Claudine Gay Should Have Remained President of Harvard, Massachusetts Governor Maura Healey Says

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Claudine Gay should have stayed on as president of Harvard University instead of resigning last week, Massachusetts Governor Maura Healey said Tuesday.

Healey made the comment during an appearance on Boston Public Radio on WGBH on Tuesday, January 9.

Gay was forced out January 2, after six months on the job.

Co-host Margery Eagan asked Healey (at 38:42 of the audio recording) if Gay needed to resign given Gay’s responses to questions about anti-Semitism on campus and accusations that she committed plagiarism in her doctoral dissertation and in two published academic journal articles.

“I think that Claudine Gay addressed those. I thought that the corporation had addressed those. I thought she could continue to lead the university,” Healey said.

Healey was referring to the Harvard Corporation, the smaller of two governing boards of Harvard University, which released a statement expressing support for Gay on December 12, 2023, three weeks before she quit.

Earlier in the interview on Tuesday, Healey said of Gay:  “Well, I was disappointed to see her step down. I was disappointed in the process. I was disappointed in the whole way all of this unfolded.”

Gay, who took office July 1, 2023, drew withering criticism for what critics described as the university’s tepid response to Hamas’s attack on Israel on October 7 and ensuing high tensions on campus between Palestinians and Jews, including encounters during demonstrations. (New Boston Post has published a timeline of Gay’s troubles as president of Harvard.)

On December 5, Gay and the presidents of the University of Pennsylvania and the Massachusetts Institute of Technology appeared before a Republican-led committee of the U.S. House of Representatives to answer questions about rising anti-Semitism on their campuses.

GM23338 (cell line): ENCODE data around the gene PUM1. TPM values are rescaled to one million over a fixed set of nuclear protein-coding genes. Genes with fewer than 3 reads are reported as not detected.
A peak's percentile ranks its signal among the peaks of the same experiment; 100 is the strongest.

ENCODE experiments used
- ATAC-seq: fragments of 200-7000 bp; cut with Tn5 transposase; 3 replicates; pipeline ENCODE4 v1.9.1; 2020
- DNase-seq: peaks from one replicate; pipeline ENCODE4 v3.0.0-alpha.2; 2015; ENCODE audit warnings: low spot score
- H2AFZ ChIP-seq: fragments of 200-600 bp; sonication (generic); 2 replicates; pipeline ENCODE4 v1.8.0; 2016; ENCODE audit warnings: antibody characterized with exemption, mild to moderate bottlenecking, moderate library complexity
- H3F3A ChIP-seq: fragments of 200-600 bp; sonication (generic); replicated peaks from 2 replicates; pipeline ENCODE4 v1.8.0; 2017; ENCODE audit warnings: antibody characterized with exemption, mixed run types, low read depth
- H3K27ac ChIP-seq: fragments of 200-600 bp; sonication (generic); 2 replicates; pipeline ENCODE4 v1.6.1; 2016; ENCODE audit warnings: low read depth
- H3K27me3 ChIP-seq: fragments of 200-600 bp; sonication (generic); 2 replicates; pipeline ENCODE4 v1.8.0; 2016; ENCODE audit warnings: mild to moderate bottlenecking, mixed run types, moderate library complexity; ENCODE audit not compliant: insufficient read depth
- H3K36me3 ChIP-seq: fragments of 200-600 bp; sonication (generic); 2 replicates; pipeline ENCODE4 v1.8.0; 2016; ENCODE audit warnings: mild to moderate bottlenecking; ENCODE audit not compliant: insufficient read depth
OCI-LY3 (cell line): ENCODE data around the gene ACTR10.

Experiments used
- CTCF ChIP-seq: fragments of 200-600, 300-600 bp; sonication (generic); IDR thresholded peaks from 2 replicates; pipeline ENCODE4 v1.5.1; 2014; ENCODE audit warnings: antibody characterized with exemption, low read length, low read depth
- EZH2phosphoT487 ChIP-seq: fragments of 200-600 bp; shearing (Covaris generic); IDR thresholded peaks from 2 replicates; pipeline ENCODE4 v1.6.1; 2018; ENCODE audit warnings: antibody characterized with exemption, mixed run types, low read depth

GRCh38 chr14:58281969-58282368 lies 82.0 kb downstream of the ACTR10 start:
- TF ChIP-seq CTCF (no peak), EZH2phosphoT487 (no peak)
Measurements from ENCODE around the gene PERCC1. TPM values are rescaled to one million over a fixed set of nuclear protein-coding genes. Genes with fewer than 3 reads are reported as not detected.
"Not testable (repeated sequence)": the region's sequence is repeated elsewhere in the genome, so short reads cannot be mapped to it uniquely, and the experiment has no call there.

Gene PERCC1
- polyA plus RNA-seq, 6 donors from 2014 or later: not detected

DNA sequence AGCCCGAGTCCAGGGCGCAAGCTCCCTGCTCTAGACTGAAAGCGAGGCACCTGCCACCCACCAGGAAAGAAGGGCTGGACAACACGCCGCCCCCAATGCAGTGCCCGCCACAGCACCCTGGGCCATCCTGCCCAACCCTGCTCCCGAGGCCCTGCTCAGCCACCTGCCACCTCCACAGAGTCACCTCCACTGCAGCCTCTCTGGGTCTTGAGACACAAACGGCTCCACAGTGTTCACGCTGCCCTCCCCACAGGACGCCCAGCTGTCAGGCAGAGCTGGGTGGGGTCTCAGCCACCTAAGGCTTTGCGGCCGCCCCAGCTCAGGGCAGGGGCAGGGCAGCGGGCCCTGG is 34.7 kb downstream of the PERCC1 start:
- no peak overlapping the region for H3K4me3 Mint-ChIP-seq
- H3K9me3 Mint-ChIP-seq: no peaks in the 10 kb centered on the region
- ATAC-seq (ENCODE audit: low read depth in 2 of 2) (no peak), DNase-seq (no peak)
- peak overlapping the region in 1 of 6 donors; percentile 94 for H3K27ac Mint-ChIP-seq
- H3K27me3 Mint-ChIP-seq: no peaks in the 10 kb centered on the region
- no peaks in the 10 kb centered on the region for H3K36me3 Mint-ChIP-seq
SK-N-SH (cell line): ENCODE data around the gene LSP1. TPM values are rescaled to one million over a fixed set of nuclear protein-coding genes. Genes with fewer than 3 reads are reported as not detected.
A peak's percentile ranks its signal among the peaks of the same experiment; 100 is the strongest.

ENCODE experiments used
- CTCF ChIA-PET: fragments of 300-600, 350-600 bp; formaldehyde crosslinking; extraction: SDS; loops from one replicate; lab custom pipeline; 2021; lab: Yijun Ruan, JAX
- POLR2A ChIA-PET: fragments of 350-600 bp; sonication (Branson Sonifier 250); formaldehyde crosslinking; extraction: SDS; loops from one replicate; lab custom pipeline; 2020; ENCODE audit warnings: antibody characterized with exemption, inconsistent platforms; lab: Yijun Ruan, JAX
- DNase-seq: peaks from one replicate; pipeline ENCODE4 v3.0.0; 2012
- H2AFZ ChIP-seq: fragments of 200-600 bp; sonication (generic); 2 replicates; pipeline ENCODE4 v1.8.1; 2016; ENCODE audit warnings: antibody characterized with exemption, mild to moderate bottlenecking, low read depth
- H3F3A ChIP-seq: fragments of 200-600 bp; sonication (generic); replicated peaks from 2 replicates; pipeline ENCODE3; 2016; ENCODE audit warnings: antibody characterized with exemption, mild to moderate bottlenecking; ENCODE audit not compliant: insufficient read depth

Asked by U.S. Representative Elise Stefanik (R-New York) if calling for genocide against Jews “violates Harvard’s code of conduct,” Gay responded:  “It depends on the context.”

Gay later apologized for her comments and issued a statement saying that “Calls for violence or genocide against the Jewish community … have no place at Harvard.”

On Tuesday, January 9, Healey said Gay and the other two college presidents spoke poorly during the congressional hearing.

“We can talk about the hearing. I think that Claudine Gay and the other presidents have rightly apologized for some of the comments that they made that were very lawyerly in a response and really missed the moment in terms of where we need to be. Because it’s absolutely clear we need to denounce genocide and denounce anti-Semitism and denounce Islamophobia. And we need to make sure that students are safe on campus,” Healey said.

But Healey criticized Stefanik and other conservatives who are criticizing colleges and universities, saying:  “… we’ve got to realize and recognize the broader context of what’s happening here.”

The governor called the actions of Stefanik and other conservatives part of “a systematic effort right now by some on the far right to go after higher education right now.”

“This is a problem, because, you know, we have to be strong about our academic institutions,” Healey said.

Sone Republicans have called for taxing the endowments of wealthy universities.

Healey, a Democrat, also criticized Stefanik for supporting former President Donald Trump, the frontrunner in the 2024 Republican presidential primaries, calling her a 2020 “election denier” and accusing her of “hypocrisy.”

“I mean the idea that the likes of someone like Elise Stefanik is going to call into question, you know, higher education or the value of higher education in this country really galls me,” Healey said.

Both women are graduates of Harvard College. Healey, 52, graduated in 1992. Stefanik, 39, graduated in 2006.

Healey addressed the former Harvard president’s resignation starting at 36:16 of the audio recording of Boston Public Radio on Tuesday, January 9, 2024.


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